Cholesterol and Your Heart: Where Do We Stand?

Cholesterol. You have heard it is "bad for you," but why? Where does it come from? Why is it a cause for concern?

What Is Cholesterol?

Cholesterol itself is not bad. It is a type of fat that has several important roles in the body, such as:

  • Vital component of all cell membranes and tissue that protects nerve cells
  • Backbone of many hormones including estrogen, progesterone, and testosterone
  • Assists in creation of vitamin D and bile, a substance that helps digest fat

Problems occur when the levels of cholesterol in the blood get too high. This fat causes a build up of plaque in the blood vessels. Over time this build up increases the risk of cardiovascular disease such as coronary artery disease or stroke.

Where Does Cholesterol Come From?

Cholesterol comes from internal and external source. Your liver creates cholesterol, but you also take in cholesterol through your foods. Dietary cholesterol comes from animal products, such as meat, milk, cheese, and butter.

What Are the Types of Cholesterol?

Not all cholesterol is the same, there are several subtypes with important differences. Two more common subtypes include:

  • Low Density Lipoproteins (LDLs) —LDLs make up most of the body's cholesterol. These particles, called "bad" cholesterol, are partially responsible for forming plaque along blood vessel walls. The more LDLs you have, the greater your risk of getting coronary artery disease—or a heart attack.
  • High Density Lipoproteins (HDLs) —HDLs are known as "good" cholesterol. They are the protective counterparts to LDLs. HDLs contain a high proportion of protein, and their function is to scour the bloodstream, collecting excess cholesterol and transporting it back to the liver. The liver removes the cholesterol from the body. High levels of HDL cholesterol reduce the risk of heart disease and stroke.

Cholesterol and Heart Disease

Problems occur when the levels of cholesterol in the blood get too high.

Increased levels of cholesterol in the blood can contribute to atherosclerosis. This is the gradual build-up of plaque along the walls of your arteries. Over time, this build-up can narrow the artery and stiffen the arterial wall. If the plaque is severe enough, it can block blood flow. If this blockage occurs in the heart, it can cause a heart attack. In the brain, it can cause a stroke.

Part of the plaque can also break off and be released into the blood flow. Once released, clots can travel through the bloodstream through smaller and smaller vessels until they either dissolve or reach a point where they cannot squeeze through, causing a blockage.

High cholesterol is one of many risk factors for developing heart disease. Your actual risk of heart disease will depend on the combination of risk factors. Some risk factors like cholesterol level can be modified, while others like age can not be changed. The full list of risk factors for heart disease includes:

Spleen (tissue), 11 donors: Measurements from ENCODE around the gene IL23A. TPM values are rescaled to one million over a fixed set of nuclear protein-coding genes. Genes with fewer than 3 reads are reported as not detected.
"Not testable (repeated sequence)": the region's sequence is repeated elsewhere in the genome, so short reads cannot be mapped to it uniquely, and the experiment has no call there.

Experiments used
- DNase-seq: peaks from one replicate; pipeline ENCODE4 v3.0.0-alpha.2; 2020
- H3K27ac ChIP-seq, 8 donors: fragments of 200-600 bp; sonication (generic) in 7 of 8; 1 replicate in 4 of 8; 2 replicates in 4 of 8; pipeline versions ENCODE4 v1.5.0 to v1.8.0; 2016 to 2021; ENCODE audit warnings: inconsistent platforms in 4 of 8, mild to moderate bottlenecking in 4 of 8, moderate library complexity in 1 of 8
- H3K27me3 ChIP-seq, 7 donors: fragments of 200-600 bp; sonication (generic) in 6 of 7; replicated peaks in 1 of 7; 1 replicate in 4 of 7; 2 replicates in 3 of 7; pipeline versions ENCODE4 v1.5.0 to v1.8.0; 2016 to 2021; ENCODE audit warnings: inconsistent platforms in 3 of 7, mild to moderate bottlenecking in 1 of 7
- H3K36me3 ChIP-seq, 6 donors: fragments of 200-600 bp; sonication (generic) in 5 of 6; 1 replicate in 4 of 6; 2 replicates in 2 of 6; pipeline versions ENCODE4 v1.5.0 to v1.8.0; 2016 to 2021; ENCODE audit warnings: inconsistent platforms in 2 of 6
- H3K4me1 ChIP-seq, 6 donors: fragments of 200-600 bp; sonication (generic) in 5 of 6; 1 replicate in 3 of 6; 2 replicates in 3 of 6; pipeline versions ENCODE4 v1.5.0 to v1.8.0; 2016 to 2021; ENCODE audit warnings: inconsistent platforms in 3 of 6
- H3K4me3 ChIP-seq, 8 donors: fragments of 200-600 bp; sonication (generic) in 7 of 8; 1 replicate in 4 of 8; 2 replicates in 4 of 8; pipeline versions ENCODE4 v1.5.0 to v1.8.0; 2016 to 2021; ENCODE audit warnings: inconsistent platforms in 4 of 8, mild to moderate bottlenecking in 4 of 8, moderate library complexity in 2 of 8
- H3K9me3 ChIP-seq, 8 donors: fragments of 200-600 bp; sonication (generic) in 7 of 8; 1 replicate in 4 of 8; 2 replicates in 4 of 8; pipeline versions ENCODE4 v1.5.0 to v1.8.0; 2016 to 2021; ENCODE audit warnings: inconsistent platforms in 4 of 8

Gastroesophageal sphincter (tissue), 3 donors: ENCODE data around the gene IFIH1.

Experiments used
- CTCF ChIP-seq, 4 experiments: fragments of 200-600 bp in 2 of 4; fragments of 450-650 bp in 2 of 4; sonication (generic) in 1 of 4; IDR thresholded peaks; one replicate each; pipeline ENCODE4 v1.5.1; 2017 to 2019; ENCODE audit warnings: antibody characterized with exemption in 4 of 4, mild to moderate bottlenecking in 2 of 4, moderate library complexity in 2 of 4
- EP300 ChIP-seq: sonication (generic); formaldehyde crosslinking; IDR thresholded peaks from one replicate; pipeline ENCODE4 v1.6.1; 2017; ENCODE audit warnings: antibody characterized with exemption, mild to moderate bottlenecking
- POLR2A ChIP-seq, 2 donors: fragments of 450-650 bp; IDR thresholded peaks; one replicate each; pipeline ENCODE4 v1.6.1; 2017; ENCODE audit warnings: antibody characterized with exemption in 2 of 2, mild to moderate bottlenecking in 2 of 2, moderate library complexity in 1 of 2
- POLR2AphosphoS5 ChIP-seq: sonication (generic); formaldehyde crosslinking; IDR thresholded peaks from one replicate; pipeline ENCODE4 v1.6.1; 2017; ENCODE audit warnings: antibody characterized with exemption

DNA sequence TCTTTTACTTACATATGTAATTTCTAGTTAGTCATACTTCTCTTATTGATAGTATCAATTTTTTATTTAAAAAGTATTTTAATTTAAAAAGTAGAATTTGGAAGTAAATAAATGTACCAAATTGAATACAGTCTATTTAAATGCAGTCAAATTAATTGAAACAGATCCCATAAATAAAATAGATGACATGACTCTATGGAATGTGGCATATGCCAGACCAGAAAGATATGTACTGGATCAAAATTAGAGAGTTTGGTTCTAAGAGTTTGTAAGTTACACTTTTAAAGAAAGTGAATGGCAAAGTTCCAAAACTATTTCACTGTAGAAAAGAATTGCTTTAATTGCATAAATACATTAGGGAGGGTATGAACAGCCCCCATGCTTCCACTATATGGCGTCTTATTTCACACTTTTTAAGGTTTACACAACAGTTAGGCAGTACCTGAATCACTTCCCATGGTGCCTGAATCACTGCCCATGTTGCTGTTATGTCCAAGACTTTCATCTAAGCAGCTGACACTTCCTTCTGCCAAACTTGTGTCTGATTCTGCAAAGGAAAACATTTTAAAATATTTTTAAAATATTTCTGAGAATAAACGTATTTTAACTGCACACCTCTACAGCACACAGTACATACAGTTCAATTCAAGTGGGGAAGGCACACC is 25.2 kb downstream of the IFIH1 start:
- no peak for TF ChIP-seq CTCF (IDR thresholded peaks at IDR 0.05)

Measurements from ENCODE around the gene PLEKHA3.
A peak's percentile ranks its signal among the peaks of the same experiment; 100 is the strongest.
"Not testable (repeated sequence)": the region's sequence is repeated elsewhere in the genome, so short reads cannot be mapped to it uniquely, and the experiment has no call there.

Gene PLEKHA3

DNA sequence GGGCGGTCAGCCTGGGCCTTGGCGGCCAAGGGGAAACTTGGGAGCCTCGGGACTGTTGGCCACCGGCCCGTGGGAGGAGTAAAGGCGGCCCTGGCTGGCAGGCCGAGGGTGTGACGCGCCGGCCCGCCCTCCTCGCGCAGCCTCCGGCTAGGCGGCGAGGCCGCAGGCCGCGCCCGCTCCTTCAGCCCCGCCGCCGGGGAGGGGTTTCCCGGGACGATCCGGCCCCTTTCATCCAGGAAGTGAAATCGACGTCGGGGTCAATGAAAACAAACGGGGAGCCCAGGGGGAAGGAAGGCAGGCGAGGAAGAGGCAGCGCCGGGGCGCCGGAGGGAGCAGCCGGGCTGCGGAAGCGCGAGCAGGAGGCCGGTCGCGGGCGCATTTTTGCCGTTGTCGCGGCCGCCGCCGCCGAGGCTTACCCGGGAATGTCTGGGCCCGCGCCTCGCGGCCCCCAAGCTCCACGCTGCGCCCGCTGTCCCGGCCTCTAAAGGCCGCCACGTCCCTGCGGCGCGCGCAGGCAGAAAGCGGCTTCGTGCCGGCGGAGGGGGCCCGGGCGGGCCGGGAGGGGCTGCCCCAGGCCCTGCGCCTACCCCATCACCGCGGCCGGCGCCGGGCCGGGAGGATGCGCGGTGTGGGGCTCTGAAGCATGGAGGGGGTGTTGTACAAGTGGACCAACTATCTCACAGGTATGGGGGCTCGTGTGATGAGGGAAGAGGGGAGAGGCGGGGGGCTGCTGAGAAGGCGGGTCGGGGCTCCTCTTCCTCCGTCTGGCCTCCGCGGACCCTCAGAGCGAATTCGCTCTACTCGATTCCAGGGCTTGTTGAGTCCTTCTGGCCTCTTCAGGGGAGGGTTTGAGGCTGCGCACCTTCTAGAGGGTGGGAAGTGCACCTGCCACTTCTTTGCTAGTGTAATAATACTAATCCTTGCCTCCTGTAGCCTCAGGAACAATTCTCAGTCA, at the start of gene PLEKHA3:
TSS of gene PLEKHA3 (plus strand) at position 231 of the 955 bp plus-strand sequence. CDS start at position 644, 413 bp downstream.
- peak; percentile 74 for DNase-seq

Unmodifiable Risk Factors
  • Males
  • People over age 55
  • Family history of heart disease or high cholesterol
Modifiable Risk Factors

The more risk factors you have, the greater your chances of developing heart disease.

What Is Your Risk?

Cholesterol levels can be measured with a simple blood test. What is too high for you will depend on the number of heart disease risk factors that you have. The table below are recommended levels for people with no known heart disease risk factors.

Lab Test Desirable
Total Cholesterol less than 200 mg/dL (5.2 mmol/L)
LDL Cholesterol less than 100 mg/dL (2.6 mmol/L)
HDL Cholesterol More than 40 mg/dL (1.6 mmol/L)
Triglycerides less than 150 mg/dL (2.6 mmol/L)

If you have other risk factors for heart disease such as diabetes, your doctor may recommend lower target cholesterol levels. Discuss your risk factors and cholesterol goals with your doctor.

Ways to Lower Cholesterol

Fortunately there are some effective ways to lower and manage your cholesterol levels.

Lifestyle changes are often an effective way to lower cholesterol and reduce your risk of heart disease. This can include regular exercise, a healthy diet, not smoking, and maintaining a healthy weight. There are also cholesterol-lowering medications if you need them.

Make sure to have your cholesterol levels tested regularly (every 4-6 years) once you reach 20 years of age. If you are concerned about your cholesterol levels, talk to your doctor to create a plan that is right for you.


American Heart Association
Family Doctor—American Academy of Family Physicians


Heart & Stroke Foundation
Public Health Agency of Canada


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Last reviewed July 25, 2016 by Michael Woods, MD
Last Updated: 7/25/2016

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